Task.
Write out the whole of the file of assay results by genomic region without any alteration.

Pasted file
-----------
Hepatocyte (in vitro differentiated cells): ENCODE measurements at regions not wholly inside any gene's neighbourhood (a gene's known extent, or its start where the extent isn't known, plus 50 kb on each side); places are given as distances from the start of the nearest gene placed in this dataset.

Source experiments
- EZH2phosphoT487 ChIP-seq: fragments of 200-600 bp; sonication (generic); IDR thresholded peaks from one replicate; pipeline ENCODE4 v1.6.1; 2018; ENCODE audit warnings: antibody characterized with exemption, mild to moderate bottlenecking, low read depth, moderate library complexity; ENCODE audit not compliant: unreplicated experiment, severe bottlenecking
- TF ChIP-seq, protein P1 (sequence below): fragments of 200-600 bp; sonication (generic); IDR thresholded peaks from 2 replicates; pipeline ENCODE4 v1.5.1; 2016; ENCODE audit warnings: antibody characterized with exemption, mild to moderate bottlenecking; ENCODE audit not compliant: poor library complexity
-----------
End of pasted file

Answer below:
Hepatocyte (in vitro differentiated cells): ENCODE measurements at regions not wholly inside any gene's neighbourhood (a gene's known extent, or its start where the extent isn't known, plus 50 kb on each side); places are given as distances from the start of the nearest gene placed in this dataset.

Source experiments
- EZH2phosphoT487 ChIP-seq: fragments of 200-600 bp; sonication (generic); IDR thresholded peaks from one replicate; pipeline ENCODE4 v1.6.1; 2018; ENCODE audit warnings: antibody characterized with exemption, mild to moderate bottlenecking, low read depth, moderate library complexity; ENCODE audit not compliant: unreplicated experiment, severe bottlenecking
- TF ChIP-seq, protein P1 (sequence below): fragments of 200-600 bp; sonication (generic); IDR thresholded peaks from 2 replicates; pipeline ENCODE4 v1.5.1; 2016; ENCODE audit warnings: antibody characterized with exemption, mild to moderate bottlenecking; ENCODE audit not compliant: poor library complexity